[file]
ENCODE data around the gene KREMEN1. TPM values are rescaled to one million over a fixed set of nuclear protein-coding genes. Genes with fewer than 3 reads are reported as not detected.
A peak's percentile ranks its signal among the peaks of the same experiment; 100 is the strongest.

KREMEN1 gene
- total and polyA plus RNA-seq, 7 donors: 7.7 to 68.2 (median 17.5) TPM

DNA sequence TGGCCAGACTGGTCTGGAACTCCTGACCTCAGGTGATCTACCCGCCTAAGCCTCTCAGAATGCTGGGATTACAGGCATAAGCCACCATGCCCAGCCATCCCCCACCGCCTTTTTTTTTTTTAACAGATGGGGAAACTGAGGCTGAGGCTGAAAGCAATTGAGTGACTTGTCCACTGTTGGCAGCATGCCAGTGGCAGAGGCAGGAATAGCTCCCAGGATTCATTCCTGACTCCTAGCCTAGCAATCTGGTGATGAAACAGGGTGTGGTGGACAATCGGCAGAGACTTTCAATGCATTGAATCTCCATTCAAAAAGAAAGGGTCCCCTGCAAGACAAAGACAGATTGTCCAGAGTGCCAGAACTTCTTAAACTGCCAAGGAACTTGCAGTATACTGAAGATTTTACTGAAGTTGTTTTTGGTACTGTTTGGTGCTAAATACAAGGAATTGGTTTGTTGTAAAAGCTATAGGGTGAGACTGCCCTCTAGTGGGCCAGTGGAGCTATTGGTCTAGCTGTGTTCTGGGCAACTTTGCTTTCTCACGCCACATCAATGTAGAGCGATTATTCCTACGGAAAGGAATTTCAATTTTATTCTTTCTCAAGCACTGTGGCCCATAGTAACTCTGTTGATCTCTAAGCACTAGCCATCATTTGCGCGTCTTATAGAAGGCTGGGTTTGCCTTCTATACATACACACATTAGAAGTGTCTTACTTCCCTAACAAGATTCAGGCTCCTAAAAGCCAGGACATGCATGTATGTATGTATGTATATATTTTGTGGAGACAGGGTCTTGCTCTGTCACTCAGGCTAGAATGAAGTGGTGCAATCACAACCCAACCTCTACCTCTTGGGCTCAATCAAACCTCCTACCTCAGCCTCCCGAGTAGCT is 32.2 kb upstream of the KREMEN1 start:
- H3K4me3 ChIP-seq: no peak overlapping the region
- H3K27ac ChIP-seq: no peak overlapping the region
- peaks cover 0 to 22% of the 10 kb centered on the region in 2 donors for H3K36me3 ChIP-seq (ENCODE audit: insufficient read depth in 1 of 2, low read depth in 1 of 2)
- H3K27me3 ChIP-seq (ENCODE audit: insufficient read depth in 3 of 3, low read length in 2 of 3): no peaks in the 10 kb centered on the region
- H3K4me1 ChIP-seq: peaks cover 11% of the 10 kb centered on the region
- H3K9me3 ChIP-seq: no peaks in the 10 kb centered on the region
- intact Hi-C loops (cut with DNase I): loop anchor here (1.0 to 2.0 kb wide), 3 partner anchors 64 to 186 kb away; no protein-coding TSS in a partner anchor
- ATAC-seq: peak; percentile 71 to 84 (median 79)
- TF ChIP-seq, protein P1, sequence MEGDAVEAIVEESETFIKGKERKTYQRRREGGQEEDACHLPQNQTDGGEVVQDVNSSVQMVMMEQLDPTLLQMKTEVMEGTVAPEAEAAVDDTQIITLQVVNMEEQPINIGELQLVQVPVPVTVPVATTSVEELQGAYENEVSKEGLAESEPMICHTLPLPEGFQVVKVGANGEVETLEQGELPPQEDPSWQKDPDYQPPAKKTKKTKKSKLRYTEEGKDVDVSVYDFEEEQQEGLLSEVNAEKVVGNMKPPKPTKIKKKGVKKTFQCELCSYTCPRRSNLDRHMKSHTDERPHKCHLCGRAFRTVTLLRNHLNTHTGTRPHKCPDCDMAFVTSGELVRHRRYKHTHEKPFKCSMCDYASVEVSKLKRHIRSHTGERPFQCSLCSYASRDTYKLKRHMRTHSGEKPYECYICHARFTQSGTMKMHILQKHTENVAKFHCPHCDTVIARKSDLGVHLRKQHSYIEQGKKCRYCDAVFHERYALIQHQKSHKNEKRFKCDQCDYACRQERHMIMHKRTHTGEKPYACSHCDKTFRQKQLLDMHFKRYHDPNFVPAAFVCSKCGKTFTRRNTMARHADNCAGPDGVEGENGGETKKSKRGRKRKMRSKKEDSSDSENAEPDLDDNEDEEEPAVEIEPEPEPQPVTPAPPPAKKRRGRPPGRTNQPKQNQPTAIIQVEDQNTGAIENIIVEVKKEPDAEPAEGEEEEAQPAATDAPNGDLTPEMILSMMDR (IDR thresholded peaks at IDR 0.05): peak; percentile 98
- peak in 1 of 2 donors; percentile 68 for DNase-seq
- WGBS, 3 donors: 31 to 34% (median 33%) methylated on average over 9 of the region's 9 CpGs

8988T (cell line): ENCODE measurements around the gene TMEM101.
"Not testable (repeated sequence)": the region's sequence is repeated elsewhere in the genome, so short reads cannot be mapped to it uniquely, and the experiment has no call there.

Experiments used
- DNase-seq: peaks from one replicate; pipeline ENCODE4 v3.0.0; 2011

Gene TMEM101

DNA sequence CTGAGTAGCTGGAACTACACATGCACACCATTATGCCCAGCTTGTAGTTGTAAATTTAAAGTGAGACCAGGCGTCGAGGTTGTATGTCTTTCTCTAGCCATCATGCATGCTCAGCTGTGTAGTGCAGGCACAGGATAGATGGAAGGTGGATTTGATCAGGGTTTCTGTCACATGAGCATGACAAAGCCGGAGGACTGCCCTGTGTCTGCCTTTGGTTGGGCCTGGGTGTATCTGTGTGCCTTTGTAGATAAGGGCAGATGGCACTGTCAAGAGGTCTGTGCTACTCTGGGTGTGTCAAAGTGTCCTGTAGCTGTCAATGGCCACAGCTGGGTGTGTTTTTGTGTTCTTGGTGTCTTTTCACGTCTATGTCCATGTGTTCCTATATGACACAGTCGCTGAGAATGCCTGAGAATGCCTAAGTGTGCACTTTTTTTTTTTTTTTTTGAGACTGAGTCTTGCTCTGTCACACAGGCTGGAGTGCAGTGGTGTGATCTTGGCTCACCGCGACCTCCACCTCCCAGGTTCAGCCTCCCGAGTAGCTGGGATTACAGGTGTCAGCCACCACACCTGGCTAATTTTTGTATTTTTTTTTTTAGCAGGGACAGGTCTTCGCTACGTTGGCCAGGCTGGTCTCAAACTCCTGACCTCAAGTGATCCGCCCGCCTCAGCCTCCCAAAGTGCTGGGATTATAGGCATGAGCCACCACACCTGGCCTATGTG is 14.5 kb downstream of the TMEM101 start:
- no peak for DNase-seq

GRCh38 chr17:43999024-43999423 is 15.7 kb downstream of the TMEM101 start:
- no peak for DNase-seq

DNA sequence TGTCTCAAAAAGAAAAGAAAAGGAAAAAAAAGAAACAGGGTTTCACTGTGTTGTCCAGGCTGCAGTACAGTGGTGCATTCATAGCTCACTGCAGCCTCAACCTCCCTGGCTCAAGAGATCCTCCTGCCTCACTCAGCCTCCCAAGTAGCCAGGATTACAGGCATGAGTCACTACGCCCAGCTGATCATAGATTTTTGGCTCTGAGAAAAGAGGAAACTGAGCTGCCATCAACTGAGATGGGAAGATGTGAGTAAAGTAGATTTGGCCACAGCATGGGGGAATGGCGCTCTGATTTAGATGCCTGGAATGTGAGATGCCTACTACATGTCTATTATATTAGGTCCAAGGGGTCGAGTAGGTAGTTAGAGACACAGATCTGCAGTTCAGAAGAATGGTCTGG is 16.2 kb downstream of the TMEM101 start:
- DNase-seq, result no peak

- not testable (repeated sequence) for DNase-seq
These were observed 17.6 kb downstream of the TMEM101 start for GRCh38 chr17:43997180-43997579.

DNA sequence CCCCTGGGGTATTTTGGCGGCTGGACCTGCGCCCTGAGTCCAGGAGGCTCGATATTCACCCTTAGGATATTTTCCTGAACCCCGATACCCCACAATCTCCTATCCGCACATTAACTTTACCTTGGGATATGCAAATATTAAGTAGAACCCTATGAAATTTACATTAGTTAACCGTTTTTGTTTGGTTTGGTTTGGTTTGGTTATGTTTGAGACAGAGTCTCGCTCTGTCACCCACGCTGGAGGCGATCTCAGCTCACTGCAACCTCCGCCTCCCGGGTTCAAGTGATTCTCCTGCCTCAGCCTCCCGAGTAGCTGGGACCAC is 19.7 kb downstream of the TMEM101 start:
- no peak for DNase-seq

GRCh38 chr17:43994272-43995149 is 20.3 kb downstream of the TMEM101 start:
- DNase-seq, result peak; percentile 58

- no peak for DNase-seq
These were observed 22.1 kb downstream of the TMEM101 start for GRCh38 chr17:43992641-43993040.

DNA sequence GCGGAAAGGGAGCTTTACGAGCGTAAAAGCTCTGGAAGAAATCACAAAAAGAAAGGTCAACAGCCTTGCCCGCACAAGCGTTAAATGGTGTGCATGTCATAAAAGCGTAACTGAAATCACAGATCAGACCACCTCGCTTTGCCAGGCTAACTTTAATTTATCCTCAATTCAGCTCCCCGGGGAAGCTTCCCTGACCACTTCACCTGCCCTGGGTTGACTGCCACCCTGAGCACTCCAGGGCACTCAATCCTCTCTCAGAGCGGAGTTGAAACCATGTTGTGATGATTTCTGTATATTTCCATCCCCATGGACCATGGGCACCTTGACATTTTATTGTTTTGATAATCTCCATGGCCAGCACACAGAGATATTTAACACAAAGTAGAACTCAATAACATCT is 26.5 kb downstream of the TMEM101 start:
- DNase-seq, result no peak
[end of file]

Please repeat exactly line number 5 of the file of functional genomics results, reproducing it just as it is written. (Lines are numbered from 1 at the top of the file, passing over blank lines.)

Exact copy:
DNA sequence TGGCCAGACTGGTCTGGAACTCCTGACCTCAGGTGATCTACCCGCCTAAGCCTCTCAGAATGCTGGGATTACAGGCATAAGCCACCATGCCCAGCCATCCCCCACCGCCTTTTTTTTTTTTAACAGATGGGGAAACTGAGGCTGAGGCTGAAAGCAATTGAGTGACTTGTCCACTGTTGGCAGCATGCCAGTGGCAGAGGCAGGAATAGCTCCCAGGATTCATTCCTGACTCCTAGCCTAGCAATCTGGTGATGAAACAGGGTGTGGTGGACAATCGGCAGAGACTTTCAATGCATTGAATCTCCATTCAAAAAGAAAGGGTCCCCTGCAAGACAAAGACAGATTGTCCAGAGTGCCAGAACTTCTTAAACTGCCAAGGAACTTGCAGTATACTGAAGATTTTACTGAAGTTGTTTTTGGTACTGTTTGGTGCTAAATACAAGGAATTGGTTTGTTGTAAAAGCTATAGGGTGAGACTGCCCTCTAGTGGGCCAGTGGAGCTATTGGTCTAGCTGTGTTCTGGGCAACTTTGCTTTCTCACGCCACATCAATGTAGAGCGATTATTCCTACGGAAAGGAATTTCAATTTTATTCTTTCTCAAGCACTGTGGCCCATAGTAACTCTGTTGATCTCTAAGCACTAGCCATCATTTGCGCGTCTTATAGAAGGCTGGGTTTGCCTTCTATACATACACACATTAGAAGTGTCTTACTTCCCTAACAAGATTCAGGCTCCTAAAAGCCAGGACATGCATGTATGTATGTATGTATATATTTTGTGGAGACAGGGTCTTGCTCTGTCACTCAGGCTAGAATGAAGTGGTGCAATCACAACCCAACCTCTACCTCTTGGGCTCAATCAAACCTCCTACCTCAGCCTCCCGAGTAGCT is 32.2 kb upstream of the KREMEN1 start: